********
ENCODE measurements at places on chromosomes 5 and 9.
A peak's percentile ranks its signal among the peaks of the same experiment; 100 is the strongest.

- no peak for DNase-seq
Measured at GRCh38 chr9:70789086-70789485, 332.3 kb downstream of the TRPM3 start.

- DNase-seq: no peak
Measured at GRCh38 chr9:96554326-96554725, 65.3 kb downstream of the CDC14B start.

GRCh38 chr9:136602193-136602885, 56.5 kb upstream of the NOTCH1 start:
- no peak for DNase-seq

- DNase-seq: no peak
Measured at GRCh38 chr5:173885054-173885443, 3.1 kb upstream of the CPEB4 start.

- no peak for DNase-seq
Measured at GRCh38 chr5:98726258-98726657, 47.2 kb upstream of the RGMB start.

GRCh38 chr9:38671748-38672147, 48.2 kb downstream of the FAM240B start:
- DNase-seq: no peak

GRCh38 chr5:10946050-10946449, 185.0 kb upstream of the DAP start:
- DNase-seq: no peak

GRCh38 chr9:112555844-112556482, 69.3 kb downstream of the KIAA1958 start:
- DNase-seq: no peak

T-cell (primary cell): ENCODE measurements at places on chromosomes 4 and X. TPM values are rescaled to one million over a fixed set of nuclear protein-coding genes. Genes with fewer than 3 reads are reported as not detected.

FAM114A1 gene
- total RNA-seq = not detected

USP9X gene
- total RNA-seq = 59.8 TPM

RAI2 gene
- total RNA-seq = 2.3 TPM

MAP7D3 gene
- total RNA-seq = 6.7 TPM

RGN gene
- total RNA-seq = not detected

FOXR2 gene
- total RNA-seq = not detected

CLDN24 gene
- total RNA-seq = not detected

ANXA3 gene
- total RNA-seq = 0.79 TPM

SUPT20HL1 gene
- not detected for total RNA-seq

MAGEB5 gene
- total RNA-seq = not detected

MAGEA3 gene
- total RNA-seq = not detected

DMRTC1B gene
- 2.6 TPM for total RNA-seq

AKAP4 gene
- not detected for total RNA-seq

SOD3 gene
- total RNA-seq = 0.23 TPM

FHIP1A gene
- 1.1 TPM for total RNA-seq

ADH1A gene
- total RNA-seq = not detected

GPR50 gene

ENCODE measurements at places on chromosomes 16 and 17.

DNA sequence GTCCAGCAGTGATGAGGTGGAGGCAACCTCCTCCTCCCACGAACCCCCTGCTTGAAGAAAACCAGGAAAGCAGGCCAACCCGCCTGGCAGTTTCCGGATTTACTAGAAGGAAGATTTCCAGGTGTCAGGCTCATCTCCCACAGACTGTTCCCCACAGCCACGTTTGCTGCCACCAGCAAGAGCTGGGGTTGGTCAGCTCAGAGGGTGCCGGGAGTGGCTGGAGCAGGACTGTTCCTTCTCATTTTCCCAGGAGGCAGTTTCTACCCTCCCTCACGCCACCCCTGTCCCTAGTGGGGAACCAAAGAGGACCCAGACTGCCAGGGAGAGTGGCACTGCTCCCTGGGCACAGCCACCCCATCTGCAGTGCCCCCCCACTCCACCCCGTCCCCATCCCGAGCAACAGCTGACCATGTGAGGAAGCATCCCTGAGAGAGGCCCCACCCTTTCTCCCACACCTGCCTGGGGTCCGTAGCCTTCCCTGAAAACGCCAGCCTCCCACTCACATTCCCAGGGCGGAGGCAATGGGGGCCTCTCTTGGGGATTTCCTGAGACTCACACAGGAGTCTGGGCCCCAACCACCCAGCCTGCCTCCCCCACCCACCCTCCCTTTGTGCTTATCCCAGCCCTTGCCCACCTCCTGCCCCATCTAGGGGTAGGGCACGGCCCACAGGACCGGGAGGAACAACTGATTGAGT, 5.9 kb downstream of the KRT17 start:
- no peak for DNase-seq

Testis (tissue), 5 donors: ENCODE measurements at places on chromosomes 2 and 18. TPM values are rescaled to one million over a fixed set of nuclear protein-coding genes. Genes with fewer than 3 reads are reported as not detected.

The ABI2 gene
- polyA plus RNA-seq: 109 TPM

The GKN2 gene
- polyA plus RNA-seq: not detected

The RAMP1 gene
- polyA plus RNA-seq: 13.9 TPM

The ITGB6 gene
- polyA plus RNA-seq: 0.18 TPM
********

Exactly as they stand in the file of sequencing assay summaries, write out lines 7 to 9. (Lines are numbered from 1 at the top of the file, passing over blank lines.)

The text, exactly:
GRCh38 chr9:136602193-136602885, 56.5 kb upstream of the NOTCH1 start:
- no peak for DNase-seq

- DNase-seq: no peak